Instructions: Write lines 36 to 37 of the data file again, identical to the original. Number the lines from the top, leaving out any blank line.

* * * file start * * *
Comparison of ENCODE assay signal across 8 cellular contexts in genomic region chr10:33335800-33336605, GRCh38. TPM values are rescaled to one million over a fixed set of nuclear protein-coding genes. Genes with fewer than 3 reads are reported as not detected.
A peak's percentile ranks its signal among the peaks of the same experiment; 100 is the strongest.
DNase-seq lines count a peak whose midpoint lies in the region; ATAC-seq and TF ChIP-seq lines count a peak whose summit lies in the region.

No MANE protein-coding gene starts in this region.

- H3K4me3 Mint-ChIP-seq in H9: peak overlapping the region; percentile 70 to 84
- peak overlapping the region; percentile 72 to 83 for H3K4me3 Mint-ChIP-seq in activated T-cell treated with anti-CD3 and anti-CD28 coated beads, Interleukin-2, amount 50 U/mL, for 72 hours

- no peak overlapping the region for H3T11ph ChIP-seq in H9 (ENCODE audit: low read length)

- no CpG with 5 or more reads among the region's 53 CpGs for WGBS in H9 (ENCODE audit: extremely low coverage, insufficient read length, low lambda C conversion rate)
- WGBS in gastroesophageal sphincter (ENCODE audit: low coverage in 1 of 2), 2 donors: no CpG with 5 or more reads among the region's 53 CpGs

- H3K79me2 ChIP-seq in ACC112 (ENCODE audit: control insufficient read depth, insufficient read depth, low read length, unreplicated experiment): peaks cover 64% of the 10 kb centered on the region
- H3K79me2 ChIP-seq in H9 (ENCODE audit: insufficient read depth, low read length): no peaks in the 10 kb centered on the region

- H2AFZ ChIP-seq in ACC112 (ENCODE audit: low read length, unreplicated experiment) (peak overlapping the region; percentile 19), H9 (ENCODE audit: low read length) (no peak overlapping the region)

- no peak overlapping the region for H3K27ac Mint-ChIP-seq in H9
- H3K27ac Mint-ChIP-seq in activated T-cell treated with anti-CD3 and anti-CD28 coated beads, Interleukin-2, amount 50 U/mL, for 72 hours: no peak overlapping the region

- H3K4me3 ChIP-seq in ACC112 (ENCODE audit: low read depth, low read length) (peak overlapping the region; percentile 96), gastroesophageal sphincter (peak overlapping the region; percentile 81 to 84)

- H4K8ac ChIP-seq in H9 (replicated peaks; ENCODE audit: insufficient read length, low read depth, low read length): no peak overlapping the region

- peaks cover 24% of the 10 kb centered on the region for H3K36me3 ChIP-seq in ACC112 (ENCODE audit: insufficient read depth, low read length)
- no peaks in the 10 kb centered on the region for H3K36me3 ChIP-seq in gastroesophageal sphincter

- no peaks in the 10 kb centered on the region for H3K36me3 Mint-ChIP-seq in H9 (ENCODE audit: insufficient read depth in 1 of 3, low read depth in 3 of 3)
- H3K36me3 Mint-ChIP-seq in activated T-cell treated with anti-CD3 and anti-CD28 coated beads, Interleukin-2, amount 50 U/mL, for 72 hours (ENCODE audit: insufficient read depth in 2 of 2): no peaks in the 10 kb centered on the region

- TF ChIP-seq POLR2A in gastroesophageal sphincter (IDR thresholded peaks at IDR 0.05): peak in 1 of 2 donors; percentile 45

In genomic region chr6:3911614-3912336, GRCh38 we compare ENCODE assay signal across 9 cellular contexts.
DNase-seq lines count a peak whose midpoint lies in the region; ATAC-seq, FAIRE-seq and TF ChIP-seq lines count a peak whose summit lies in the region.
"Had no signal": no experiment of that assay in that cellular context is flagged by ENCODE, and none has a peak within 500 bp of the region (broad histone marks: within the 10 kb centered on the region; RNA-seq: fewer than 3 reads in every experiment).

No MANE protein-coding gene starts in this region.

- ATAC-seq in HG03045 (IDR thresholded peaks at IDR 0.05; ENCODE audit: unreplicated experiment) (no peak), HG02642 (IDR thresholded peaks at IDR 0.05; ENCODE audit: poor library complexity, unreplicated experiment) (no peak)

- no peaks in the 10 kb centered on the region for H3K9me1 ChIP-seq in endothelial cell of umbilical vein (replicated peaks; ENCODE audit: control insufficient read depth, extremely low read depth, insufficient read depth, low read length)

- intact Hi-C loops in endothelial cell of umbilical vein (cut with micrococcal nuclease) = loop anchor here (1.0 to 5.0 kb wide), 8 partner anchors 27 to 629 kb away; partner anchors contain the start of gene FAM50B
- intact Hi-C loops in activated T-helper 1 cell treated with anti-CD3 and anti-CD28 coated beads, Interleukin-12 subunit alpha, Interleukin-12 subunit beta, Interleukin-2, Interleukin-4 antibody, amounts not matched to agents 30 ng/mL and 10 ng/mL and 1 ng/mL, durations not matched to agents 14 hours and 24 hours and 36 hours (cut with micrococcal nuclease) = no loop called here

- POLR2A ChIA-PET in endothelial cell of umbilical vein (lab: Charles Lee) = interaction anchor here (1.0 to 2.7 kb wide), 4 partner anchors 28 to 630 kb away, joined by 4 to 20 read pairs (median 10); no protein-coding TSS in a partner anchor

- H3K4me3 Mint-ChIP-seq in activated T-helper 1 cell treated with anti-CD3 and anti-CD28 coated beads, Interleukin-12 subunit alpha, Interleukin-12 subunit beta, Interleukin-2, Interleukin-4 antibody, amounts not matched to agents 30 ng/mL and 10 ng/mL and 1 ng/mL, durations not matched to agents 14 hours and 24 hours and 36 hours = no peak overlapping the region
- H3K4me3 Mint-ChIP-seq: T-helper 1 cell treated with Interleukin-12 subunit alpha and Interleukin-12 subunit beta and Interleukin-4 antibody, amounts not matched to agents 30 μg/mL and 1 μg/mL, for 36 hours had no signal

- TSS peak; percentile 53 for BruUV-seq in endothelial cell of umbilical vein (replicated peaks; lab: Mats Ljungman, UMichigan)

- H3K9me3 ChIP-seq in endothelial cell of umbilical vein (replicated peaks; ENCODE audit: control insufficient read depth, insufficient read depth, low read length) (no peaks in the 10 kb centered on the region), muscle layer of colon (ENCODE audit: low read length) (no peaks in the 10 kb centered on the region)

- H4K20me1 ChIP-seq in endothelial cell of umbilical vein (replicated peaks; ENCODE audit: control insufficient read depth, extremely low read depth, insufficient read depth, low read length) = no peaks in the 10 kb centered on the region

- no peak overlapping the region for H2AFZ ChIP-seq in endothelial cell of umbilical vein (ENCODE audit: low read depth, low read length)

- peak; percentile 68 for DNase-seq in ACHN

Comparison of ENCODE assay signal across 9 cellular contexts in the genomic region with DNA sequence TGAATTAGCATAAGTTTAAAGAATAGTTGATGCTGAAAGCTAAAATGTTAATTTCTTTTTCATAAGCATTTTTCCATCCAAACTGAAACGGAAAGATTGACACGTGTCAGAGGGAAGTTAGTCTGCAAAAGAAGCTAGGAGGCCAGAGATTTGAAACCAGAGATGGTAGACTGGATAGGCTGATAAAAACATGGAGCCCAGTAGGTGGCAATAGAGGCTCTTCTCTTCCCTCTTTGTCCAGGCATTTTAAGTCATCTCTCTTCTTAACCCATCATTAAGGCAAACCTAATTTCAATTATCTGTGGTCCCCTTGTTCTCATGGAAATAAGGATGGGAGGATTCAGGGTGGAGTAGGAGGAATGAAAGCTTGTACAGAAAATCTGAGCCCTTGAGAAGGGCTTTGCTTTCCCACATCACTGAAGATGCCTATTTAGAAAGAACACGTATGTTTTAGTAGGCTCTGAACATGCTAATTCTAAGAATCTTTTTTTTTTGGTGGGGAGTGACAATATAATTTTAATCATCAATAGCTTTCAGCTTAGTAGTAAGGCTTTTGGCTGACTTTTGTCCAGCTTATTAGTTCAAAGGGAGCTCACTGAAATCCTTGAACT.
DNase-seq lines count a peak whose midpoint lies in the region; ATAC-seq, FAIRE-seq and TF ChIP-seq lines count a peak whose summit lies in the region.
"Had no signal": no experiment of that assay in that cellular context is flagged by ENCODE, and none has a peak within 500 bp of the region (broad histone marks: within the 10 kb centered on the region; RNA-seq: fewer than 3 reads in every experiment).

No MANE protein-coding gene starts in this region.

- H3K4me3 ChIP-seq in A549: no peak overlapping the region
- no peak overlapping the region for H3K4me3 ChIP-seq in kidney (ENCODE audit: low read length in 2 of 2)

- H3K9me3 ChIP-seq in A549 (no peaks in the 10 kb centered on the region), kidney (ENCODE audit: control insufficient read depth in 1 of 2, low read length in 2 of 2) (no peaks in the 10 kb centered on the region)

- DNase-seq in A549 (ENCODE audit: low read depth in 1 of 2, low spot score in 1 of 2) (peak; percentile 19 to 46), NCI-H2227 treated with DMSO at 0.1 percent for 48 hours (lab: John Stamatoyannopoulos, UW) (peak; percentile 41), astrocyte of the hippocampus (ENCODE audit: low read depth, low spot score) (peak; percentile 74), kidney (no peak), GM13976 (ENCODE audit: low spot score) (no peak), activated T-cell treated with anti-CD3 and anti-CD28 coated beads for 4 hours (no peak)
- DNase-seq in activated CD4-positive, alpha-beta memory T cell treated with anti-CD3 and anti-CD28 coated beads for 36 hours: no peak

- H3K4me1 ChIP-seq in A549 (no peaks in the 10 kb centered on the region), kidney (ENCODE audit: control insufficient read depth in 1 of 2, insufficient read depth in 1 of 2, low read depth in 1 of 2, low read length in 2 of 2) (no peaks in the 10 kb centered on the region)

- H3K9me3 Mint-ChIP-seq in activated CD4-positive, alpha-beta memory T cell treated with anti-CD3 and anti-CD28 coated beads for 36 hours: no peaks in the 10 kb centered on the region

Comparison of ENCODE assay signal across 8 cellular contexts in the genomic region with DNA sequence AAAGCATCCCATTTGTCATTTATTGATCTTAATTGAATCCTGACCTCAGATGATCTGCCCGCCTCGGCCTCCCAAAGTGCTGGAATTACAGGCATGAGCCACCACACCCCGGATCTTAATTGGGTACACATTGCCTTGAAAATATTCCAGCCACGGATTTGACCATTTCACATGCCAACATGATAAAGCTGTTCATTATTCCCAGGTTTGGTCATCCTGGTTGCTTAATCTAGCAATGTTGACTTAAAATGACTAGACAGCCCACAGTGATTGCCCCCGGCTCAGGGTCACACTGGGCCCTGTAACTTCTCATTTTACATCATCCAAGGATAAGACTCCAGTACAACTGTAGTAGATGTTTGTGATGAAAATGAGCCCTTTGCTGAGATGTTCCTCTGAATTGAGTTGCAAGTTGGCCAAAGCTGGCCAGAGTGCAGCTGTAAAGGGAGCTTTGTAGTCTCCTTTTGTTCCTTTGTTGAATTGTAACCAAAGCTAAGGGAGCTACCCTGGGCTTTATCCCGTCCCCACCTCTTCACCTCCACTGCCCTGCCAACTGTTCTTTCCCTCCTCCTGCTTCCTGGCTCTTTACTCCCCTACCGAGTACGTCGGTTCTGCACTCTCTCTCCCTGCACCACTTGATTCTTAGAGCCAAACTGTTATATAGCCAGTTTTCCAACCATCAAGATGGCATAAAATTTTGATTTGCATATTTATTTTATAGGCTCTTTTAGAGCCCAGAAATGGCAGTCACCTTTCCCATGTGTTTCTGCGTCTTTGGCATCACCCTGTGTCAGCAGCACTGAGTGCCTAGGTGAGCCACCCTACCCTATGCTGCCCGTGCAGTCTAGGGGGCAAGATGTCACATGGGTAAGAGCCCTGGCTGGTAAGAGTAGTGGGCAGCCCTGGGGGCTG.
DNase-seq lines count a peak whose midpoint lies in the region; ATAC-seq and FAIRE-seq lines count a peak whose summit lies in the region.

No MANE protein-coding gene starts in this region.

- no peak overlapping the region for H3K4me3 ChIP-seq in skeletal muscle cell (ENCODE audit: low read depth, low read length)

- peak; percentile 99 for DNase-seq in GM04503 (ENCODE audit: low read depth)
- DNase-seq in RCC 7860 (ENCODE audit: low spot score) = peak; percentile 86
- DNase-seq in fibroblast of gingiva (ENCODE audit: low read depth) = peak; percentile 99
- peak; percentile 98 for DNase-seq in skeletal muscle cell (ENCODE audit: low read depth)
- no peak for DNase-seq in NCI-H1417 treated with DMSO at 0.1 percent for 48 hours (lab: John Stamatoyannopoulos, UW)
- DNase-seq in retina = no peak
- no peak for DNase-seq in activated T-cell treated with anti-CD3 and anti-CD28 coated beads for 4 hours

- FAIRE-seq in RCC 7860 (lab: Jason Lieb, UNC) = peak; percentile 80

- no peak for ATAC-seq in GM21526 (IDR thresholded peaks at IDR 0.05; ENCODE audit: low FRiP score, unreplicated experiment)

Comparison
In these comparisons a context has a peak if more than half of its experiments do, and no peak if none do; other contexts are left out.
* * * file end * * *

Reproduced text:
- no peak overlapping the region for H2AFZ ChIP-seq in endothelial cell of umbilical vein (ENCODE audit: low read depth, low read length)

- peak; percentile 68 for DNase-seq in ACHN